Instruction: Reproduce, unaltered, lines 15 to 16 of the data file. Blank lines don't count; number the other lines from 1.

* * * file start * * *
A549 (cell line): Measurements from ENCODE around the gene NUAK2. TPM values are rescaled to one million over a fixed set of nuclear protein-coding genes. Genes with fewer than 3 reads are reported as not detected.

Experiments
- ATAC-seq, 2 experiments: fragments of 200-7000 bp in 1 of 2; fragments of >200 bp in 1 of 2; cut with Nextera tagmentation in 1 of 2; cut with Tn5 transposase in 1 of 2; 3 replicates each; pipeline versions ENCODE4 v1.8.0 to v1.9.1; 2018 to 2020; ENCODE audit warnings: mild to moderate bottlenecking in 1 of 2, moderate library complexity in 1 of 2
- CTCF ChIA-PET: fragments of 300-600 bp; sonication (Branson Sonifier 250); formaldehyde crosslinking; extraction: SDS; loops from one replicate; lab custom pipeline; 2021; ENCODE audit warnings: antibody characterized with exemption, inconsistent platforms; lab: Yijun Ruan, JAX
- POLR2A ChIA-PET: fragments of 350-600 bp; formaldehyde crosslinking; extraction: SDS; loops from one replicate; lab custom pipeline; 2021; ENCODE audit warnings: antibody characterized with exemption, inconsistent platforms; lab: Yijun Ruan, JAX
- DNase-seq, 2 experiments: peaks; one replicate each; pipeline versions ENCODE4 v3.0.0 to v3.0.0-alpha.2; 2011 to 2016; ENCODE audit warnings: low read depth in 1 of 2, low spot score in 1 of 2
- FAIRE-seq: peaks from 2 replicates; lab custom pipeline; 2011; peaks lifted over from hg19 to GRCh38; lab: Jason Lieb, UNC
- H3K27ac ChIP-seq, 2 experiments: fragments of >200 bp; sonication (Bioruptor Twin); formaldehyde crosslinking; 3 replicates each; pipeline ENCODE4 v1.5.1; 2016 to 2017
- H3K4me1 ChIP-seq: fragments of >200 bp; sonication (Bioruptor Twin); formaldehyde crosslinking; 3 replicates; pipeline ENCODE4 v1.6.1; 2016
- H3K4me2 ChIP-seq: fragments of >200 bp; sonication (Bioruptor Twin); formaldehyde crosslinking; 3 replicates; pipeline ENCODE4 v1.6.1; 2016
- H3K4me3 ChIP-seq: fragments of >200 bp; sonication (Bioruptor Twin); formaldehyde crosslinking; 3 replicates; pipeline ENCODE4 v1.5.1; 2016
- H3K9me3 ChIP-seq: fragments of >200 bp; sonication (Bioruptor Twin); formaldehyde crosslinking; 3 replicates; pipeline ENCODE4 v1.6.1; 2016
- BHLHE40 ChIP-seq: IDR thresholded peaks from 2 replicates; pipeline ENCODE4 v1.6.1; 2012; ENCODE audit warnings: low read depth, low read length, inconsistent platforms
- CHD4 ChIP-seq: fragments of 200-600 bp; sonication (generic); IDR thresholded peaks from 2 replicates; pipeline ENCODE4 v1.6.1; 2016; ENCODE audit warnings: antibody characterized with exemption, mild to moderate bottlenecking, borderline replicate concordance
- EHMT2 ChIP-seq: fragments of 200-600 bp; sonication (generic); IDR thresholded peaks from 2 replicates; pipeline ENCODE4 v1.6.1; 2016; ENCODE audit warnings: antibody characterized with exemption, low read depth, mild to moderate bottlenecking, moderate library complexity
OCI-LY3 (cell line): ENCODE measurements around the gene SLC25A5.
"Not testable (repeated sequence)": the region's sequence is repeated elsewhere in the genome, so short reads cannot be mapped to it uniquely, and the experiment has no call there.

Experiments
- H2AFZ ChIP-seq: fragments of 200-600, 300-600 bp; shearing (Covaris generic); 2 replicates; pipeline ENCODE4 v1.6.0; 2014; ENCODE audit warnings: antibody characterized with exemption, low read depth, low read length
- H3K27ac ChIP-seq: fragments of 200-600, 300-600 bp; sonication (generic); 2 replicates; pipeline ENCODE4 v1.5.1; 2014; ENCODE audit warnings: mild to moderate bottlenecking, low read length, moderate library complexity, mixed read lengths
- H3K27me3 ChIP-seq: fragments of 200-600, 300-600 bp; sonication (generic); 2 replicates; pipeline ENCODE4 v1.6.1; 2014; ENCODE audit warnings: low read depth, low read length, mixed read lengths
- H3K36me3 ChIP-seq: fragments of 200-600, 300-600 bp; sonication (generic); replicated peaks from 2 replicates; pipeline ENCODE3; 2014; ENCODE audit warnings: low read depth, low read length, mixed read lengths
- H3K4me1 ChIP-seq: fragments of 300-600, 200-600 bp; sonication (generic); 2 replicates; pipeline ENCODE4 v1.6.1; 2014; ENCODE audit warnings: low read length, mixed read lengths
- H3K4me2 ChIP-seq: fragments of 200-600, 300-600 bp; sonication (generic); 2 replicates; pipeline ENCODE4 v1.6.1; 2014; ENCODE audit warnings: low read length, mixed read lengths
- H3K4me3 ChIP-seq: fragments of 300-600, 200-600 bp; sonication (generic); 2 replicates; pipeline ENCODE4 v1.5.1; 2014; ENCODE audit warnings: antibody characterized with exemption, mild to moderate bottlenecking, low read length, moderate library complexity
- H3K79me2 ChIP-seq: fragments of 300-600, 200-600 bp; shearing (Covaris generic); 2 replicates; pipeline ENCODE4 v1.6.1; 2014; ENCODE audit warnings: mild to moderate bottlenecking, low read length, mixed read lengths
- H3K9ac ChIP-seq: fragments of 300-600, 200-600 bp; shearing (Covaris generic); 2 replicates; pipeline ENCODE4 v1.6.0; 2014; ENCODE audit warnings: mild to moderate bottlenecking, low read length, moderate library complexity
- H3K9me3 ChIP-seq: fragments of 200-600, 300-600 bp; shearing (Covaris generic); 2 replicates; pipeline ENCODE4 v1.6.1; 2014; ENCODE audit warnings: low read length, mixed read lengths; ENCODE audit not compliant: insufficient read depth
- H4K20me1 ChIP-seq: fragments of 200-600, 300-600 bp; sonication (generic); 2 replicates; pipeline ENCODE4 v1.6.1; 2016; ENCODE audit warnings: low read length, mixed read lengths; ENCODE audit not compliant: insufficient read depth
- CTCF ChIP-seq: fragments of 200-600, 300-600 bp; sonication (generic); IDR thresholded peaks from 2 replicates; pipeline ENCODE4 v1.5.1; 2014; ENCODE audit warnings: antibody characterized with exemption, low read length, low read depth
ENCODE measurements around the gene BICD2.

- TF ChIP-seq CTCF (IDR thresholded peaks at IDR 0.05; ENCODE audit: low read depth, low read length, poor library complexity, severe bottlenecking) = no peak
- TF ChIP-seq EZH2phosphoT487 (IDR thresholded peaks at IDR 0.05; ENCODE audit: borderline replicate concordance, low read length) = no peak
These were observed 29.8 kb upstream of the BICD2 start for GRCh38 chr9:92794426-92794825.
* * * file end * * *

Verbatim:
- EHMT2 ChIP-seq: fragments of 200-600 bp; sonication (generic); IDR thresholded peaks from 2 replicates; pipeline ENCODE4 v1.6.1; 2016; ENCODE audit warnings: antibody characterized with exemption, low read depth, mild to moderate bottlenecking, moderate library complexity
OCI-LY3 (cell line): ENCODE measurements around the gene SLC25A5.